[SciPy-User] Naming Conventions
Wed Sep 5 20:26:38 CDT 2012
OK. Exactly what criteria are you using, and how do the two compare on them? I've shown you mine. Your turn.
Descriptive names are useful in attracting new "customers". I first became aware of Python because I was interested in discrete event simulators and stumbled upon SimPy, which in turn led to Python. Otherwise, you're right -- I never would've suspected Python was a programming language. Or that it takes its name from a TV comedy rather than a snake. Of course, nobody wants to use any "bland, uninspiring" names no matter where they come from.
But maybe I don't grasp exactly what it is that is you're all trying to find a good name for. I thought it was a name for a really easy-to-use intuitive user interface to the power and versatility of NumPy + SciPy + MatPlotLib, all harnessed, synchronized, driven and deftly controlled by the Python programming/scripting language. If that's the case, then maybe "SciPyUI" would describe it even better than "SciPyPlus". Set me straight if I've not grasped the core of what's involved here. A good written definition of it would help to give beter focus to this discussion of names. Otherewise we may be trying to "name an elephant" as in the oft-cited parable of the blind men describing an elephant.
As for non-descriptive names like Apple, Google, Amazon, etc., when SciPy has the advertising budget they have, then you're right -- we can pick any name whatever, the cuter the better! In fact, non-descriptive names for large (or wannabe large) commercial enterprises are a super good idea, because then the business can engage in anything under the sun without ever changing its name (e.g., "Enron" or "Litton"). In the meantime, a good descriptive name for this SciPy thing helps to attract "customers".
You know, as I read your post, I get the impression you kinda agree that usually names that too readily lend themselves to a nasty parody should be avoided.
"Attractiveness" should be construed in the sense of drawing and stimulating intellectual attention and promoting the desire to learn more about the thing named. It's not intended to refer to "prettiness". But I do indeed agree with you that some acronyms and short names can have a repulsive or ugly-sounding ring to them, and those should be avoided.
I'm find your suggestion about SciPyPlus implying that folks should get their feet wet by starting with SciPy interesting, and that may be something to consider. However, if PyLab can easily be adapted to the purpose at hand, I guess SciPyPlus could be, too.
As someone at present still rather on the fringe of this "community", but still very much interested in it, concerned about its future, and anxious to help it grow and improve, I find "PyLab" not descriptive. To me, it sounds more like a chemistry or biological laboratory than a versatile computing/graphical suite of digital programs. Or else just a weak echo of, vaguely related to, or part of "MatLab." Also, I trust you did not mean to imply that only those in the "community" would be affected and influenced by the choice of a name. Indeed, I hope we find a name that encourages many current "outsiders" to join with, use, and contribute their talents to this "community."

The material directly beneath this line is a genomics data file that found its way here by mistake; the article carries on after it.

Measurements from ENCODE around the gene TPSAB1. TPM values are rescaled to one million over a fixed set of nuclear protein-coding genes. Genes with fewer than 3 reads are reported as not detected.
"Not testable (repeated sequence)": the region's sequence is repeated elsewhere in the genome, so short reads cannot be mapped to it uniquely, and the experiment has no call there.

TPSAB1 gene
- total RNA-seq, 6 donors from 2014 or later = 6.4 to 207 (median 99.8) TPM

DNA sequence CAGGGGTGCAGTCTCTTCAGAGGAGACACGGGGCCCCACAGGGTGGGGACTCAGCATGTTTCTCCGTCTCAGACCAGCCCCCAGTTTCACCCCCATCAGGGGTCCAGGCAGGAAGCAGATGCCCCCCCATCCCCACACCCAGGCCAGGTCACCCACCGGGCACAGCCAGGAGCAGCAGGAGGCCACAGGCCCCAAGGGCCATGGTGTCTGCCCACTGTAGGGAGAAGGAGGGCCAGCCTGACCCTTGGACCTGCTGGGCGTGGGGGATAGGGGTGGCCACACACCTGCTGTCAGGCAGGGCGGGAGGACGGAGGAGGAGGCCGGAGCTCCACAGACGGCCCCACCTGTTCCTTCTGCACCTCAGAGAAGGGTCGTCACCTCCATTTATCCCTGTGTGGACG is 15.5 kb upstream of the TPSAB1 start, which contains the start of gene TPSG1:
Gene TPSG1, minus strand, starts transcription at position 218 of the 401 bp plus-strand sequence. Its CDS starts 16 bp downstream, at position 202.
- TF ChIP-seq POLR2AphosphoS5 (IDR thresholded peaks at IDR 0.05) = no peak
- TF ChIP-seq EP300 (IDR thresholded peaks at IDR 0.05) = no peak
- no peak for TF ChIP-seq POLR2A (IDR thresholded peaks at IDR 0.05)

> From: Thomas Kluyver <email@example.com>
>To: The Helmbolds <firstname.lastname@example.org>; SciPy Users List <email@example.com>
>Sent: Wednesday, September 5, 2012 3:53 PM
>Subject: Re: [SciPy-User] Naming Conventions
>On 5 September 2012 22:41, The Helmbolds <firstname.lastname@example.org> wrote:
>> 1.4. Informative. Clearly indicates what the name refers to.
>I'd definitely disagree with this: too many bland, uninspiring names
>come from attempts to squash a description into a name. Think of the
>most familiar or popular brands: it's hardly ever possible to relate
>the name to what they do. Python, Linux, Google, Apple, McDonalds...
>There are occasional counterexamples, like Microsoft or KFC, but a
>name certainly doesn't need to be descriptive.
>> 1.5. Positive. Has strong positive connotations. Avoid negative connotations, as well as names easily parodied to become objects of derision (as happened to Microsoft’s “Back Office”).
>There were quite a few jokes about feminine hygiene products when
>Apple announced the iPad. I think the product matters more than the
>humour value of the name. And parody isn't necessarily a bad thing:
>witness all the free publicity Mastercard has got from parodies of the
>'priceless' ads. Although there are names that it's worth avoiding -
>I've heard rumours that an obstacle for the GIMP is that it's awkward
>to discuss it in formal contexts.
>> 2.6. PyLab. Not unique. Well-known conflicts. (But one writer has suggested these might be resolvable!?)
>Its existing uses are somewhat similar to the new proposal, and it's a
>name that this community already 'owns', in that the most familiar
>uses of it relate to our software. So we could repurpose it a bit.
>Inevitably there would be some confusion, but it could also work to
>our advantage - we don't need to get everyone used to a new name.
>> 2.15.3. It’s attractive. [SciPyPlus]
>I don't think attractiveness is something one person can definitively
>decide. I don't much care for that name, for instance.
>SciPyPlus sounds like a fork of scipy, and even past that it invites
>confusion ("SciPyPlus? I don't think I need anything complicated,
>maybe I should go and look for SciPy, that ought to be simpler while I
>get started. I'll look at the 'Plus' bits later." - user returns to
>all the complexity we were trying to save her from).
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